# What is (a mod n) mod n?

I have an equation such as

(a + b) mod n which is nothing but (a mod n + b mod n) mod n according to this.

Now, I know that b mod n is 0 which results in (a mod n) mod n.

Is this equivalent to a mod n itself? If so, is there any way to prove it?

• So you want to prove $(a+0)\pmod n=a\pmod n?$ – awllower Jun 28 '16 at 10:01
• You can see that $(a \bmod{n})\bmod{n}$ must be equivalent to $a\bmod{n}$. This is obvious because $a \bmod{n} \in [0,n-1]$ and so the second $\operatorname{mod}$ cannot have an effect. I hope this helps? – Thomas Russell Jun 28 '16 at 10:02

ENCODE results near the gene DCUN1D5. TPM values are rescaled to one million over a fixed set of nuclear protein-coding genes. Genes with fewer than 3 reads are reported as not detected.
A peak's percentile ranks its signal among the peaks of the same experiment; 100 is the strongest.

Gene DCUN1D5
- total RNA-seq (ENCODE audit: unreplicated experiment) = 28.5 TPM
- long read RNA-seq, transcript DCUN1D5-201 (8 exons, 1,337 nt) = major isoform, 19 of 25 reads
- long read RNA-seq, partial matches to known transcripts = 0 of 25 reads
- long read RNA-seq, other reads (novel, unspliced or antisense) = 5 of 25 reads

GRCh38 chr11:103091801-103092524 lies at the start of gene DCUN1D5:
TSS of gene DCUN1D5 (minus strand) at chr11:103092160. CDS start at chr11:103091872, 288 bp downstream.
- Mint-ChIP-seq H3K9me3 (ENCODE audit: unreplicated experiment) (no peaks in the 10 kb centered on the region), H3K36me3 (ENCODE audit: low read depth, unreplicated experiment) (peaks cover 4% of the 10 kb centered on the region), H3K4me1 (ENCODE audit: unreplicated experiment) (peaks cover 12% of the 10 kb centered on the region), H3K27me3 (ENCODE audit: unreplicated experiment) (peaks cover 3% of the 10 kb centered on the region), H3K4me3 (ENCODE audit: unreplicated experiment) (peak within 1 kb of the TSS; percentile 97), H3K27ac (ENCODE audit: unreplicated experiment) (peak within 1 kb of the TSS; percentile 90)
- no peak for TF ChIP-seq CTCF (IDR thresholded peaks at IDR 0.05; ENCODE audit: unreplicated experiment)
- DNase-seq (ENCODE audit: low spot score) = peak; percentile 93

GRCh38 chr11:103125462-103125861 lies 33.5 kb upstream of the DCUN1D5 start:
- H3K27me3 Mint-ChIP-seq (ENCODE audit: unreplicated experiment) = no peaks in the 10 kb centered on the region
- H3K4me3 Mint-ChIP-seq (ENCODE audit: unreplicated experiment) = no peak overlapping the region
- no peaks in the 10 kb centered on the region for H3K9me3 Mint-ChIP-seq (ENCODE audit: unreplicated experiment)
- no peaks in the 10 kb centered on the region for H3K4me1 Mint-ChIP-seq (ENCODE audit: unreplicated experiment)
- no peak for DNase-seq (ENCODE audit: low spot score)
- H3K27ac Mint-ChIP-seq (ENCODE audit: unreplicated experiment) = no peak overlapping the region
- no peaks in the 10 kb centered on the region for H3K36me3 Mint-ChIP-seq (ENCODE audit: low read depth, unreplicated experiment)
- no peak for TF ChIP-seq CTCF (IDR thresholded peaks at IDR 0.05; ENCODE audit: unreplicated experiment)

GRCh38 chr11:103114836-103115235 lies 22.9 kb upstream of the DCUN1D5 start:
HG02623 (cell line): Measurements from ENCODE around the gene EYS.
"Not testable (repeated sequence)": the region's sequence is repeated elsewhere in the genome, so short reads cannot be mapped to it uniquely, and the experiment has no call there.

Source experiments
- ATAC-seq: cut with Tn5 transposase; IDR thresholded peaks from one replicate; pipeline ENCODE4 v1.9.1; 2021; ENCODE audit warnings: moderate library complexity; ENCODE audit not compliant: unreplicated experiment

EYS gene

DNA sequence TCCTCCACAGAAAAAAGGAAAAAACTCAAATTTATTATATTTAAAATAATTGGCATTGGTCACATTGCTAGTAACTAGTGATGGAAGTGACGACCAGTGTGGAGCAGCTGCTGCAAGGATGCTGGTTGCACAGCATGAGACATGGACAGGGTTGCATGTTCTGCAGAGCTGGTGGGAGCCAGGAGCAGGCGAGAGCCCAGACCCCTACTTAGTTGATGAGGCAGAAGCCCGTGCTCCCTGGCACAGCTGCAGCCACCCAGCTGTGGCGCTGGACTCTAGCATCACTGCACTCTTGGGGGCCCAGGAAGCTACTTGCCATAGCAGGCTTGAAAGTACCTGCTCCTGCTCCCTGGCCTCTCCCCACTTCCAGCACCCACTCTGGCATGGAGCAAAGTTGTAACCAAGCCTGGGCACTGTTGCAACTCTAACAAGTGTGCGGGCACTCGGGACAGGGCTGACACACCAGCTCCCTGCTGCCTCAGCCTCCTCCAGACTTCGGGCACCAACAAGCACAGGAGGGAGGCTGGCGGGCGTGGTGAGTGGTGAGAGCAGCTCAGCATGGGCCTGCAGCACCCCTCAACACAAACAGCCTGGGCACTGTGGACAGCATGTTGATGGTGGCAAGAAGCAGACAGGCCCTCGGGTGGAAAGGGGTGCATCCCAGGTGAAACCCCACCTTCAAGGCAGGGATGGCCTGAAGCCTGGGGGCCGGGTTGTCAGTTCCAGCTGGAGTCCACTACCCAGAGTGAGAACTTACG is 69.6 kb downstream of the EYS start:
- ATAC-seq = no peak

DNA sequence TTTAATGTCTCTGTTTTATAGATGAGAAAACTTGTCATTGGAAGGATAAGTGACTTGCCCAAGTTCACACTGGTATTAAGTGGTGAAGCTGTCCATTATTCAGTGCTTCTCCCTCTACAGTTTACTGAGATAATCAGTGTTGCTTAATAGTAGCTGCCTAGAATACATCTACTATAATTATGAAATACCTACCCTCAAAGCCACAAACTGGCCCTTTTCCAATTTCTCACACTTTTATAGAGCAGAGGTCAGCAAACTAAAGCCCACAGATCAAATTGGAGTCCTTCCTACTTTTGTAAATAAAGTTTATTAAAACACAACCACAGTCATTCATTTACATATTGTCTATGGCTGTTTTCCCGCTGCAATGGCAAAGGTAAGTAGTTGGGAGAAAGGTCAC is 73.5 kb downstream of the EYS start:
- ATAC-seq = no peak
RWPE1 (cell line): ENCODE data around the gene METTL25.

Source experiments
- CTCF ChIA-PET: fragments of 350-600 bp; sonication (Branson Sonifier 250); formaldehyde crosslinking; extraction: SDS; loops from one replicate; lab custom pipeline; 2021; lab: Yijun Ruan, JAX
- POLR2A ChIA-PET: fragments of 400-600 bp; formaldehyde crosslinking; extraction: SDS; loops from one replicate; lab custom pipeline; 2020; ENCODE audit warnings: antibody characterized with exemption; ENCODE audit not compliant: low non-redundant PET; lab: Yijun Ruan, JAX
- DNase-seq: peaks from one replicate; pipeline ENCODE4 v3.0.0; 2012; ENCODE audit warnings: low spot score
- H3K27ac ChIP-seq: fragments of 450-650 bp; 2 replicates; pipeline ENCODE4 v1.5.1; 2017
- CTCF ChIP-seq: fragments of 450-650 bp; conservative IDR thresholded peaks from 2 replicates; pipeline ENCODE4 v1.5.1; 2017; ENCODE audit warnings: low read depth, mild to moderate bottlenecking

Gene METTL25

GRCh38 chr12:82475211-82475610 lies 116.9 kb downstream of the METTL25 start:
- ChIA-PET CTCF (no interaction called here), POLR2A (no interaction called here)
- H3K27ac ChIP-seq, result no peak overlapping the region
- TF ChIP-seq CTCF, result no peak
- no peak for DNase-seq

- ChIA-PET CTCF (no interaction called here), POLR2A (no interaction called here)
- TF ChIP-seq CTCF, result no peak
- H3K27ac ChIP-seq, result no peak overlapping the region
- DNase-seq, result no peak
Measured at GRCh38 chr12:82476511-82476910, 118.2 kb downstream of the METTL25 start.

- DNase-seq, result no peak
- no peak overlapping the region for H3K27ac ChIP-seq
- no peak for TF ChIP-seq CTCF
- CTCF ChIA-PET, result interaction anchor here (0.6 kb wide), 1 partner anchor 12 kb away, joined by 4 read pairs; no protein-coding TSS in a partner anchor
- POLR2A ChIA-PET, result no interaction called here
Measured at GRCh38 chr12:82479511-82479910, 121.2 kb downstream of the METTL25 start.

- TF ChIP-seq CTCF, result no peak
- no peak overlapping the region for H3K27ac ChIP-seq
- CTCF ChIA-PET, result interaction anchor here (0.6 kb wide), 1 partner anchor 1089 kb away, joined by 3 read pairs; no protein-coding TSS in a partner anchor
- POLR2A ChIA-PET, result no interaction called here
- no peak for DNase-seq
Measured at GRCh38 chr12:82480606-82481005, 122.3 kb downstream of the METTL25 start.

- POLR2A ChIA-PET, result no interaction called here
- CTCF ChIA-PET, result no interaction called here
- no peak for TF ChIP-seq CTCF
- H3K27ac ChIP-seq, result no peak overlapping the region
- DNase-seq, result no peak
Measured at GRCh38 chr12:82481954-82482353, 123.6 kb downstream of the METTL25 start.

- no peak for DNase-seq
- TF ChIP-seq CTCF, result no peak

• No. b is not equal to 0. b mod n is equal to zero. – therobotgeek Jun 28 '16 at 10:02
• @Shaktal Okay, so is it a given statement that the second mod has no effect? Can I take that as an axiom? – therobotgeek Jun 28 '16 at 10:05
• @SrinidhiS No, it's not an axiom. It follows from the axioms (at least, it does if your axioms are somewhat reasonable), and is therefore a theorem. – Arthur Jun 28 '16 at 10:06

## 1 Answer

You can see that $(a \bmod{n})\bmod{n}$ must be equivalent to $a\bmod{n}$. This is obvious because $a \bmod{n} \in [0,n-1]$ and so the second $\operatorname{mod}$ cannot have an effect.

Moreover, if we consider what the $\operatorname{mod}$ operation does, then it makes sense that if $b\mod{n} = 0$ then we would expect $$a+b\equiv a\pmod{n}$$